Pairings: Maine and Somalis, or: Explaining

Remember way back when, I had this idea that there would be pairings, a book for parents and one for kids on a subject that gave them all this stuff to talk about, but from different perspectives? Along the lines of better late than never, I am reading/recently read two books that make me think about it again, and bring up a host of other questions besides. This:


And this:


(Yes, a better blogger would figure out how to make those the exact same size. Alas.)

Both these books focus on the arrival of Somali immigrants in Maine, and how both communities stagger a bit in the impact. Both books stagger themselves under the weight of conveying the pertinent background information. And this is what concerns me.

I believe, or at least think (there's a difference) that it's right and worthy to try to push outside the comfort zone to address larger issues. If you live in Maine and all of a sudden there are thousands of Somali immigrants, that's an entirely reasonable subject for fiction. Or more than that: it's the world, even—or especially if—it doesn't appear in the world of literature that surrounds us. And to ignore it is cowardly.

But how does one write a novel like this without having to deliver the information? I mean, beyond the whole "Show, don't tell" stuff. If one knows, as these authors do, that the immigrants they're writing about are secondary immigrants coming from another U.S. city, and before that from unimaginable horrors in Africa, how does one convey that without shoving it uncouthly into the mouths of one of the characters? Must one convey it, to talk about these people? How to avoid sounding like one is giving a history lesson, when that is in fact exactly what one is doing?

I mean, can you read Vanity Fair without knowing about the Napoleonic Wars? No doubt it enhances one's understanding, but is it crucial? Can you read Mansfield Park without thinking about the slaves and sugar and plantations, which the master of the house is busy addressing? Well, of course you can read them, but do you get a whole picture? Do you need a whole picture? Is a whole picture of anything in the world even possible?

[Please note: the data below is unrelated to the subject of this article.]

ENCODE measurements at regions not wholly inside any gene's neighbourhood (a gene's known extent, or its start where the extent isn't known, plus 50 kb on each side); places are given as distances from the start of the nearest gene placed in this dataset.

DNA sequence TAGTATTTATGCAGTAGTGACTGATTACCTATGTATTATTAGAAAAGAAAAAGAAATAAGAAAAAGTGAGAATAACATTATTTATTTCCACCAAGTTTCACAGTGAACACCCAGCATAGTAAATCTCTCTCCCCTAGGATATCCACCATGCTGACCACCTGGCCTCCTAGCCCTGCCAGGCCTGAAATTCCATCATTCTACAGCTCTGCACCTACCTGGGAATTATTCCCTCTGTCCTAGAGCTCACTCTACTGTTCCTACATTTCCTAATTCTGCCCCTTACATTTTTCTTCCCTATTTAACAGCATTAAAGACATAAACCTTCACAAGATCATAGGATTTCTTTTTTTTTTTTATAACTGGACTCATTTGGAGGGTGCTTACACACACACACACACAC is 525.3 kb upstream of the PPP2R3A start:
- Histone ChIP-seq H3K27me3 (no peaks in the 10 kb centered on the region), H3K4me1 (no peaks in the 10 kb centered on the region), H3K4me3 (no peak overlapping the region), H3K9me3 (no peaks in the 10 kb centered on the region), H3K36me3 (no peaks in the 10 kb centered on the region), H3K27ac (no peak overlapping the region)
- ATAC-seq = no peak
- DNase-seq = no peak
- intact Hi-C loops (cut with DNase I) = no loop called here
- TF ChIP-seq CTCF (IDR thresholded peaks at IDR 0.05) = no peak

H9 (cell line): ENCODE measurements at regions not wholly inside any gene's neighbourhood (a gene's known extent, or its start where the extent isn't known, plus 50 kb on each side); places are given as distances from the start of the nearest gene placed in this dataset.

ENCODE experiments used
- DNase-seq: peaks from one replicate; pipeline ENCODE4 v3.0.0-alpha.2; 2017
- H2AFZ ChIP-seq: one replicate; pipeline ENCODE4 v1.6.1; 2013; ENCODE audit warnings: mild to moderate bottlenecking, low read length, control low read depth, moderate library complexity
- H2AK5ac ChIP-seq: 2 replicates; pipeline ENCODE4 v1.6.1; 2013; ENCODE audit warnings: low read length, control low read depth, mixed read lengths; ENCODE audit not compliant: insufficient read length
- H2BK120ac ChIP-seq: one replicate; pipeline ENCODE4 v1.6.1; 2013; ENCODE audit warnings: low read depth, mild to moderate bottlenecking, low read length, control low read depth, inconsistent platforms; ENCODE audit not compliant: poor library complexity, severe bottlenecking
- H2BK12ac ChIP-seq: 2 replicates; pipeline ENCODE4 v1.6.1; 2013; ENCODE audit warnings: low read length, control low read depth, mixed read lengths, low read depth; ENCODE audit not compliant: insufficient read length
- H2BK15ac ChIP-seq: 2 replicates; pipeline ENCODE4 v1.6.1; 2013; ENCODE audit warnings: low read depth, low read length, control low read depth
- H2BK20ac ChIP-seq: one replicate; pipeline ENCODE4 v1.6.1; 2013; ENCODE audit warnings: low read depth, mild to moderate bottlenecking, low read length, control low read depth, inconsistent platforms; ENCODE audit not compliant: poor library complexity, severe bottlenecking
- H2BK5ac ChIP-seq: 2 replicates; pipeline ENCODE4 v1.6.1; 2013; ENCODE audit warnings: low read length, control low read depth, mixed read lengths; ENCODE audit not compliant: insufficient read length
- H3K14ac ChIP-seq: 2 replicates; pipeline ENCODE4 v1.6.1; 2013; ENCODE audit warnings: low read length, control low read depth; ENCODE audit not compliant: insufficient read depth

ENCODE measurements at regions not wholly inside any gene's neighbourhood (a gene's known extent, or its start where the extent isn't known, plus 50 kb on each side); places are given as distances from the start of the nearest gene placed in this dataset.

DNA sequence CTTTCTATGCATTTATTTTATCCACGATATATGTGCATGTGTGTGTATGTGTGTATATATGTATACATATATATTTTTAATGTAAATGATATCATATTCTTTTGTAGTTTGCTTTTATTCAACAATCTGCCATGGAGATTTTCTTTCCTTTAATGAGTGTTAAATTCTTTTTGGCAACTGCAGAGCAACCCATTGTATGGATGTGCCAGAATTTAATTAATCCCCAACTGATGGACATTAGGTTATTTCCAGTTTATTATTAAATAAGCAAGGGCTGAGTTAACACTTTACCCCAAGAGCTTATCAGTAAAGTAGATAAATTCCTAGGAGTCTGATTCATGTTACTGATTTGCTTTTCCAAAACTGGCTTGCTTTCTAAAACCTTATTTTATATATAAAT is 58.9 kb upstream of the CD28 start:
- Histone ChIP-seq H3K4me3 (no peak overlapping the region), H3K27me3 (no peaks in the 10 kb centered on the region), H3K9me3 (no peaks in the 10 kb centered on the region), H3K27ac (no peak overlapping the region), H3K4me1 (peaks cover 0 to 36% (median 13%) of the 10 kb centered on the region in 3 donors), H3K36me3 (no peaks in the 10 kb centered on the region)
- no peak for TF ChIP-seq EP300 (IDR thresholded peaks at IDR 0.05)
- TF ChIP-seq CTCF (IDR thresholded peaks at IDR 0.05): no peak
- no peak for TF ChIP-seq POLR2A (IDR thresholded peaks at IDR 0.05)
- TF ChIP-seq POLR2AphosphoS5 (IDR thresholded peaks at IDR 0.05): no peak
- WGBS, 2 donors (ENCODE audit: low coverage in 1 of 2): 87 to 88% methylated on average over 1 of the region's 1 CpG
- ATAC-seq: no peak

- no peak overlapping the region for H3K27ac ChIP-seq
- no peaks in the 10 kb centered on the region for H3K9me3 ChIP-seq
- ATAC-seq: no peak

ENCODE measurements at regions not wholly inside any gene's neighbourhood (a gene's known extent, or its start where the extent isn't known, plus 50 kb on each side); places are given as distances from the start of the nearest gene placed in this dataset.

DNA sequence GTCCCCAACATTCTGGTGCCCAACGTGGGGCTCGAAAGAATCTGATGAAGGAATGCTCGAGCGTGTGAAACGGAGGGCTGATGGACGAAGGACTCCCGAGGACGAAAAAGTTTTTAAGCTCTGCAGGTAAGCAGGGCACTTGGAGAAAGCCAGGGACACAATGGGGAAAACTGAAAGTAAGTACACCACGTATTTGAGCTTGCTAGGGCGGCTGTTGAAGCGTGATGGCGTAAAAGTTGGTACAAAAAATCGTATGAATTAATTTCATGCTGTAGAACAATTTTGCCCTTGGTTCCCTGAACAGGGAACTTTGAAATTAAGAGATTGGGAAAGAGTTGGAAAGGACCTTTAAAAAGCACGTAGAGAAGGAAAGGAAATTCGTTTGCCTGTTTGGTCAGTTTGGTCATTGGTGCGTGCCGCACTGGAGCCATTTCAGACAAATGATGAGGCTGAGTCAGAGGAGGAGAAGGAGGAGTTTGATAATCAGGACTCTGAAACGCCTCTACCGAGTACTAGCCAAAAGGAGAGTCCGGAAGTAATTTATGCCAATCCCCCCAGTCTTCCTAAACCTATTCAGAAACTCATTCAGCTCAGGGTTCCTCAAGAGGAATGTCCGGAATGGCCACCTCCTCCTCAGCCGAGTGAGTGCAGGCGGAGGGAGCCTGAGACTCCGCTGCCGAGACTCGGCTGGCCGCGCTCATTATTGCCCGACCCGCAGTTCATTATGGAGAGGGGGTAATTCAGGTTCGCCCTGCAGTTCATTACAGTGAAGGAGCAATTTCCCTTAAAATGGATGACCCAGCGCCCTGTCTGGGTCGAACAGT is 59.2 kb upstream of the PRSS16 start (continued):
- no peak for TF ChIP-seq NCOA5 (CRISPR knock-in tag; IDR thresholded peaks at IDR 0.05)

What book does a good job of this? I think of genre writers, particularly in fantasy and science fiction, who must convey a whole other world with rules and history in every single book. Who does this well? Ursula K. LeGuin does this well. Who does this well in realistic fiction? In literary fiction? How much does a person really need to understand when reading a book? I can read Dante and know nothing about the papal history, but is it a weaker, thinner reading? And whose responsibility is it to know—does the writer have to put the information there? Or can it be there but invisible, some sort of powerful internal structure buttressing the very heart of the novel?

Answers to the above: I don't know, I don't know, I don't know, I don't know.

Do you guys know?

Also, just in case you're wondering, the books noted above, while both flawed, are interesting, particularly when grouped together, and if I had a high schooler with any interest in soccer lying around, and I were an Elizabeth Strout fan generally (as indeed I am, though this is not her best work) I would get the kid Out of Nowhere, I would read The Burgess Boys, and then we would have excellent discussions.

5 thoughts on “Pairings: Maine and Somalis, or: Explaining

  1. I like to learn from my reading so I am usually not bothered by this type of explication in my fiction. (I am much MORE bothered by lengthy descriptions of the color of the light and the outfits of the characters, etc…..stuff that neither moves the plot nor informs you of anything truly important.) I think Barbara Kingsolver does it pretty well (Flight Behavior makes you an expert on monarch butterflies; Prodigal Summer makes you an expert on the importance of maintaining the predators at the top of the food chain in natural systems….)….
    But I agree for sure that some authors have a heavier hand when dealing with this kind of thing than others.


  2. This is such a fascinating question! I don’t think I am anywhere near smart enough to answer. I love Barbara Kingsolver though. I want to reread Prodigal Summer. And, maybe all of her books. It has been too long. And I am old now, so I wonder how the books will change…
    Not to make this about me. Or giddy.


  3. Dave Eggers’ “What Is The What” is a great example of learning about the immigrant experience without having it force-fed.
    We are selling lots of both of these books at the store. I’m looking forward to reading “Burgess Boys” – loved “Olive Kitteridge”.


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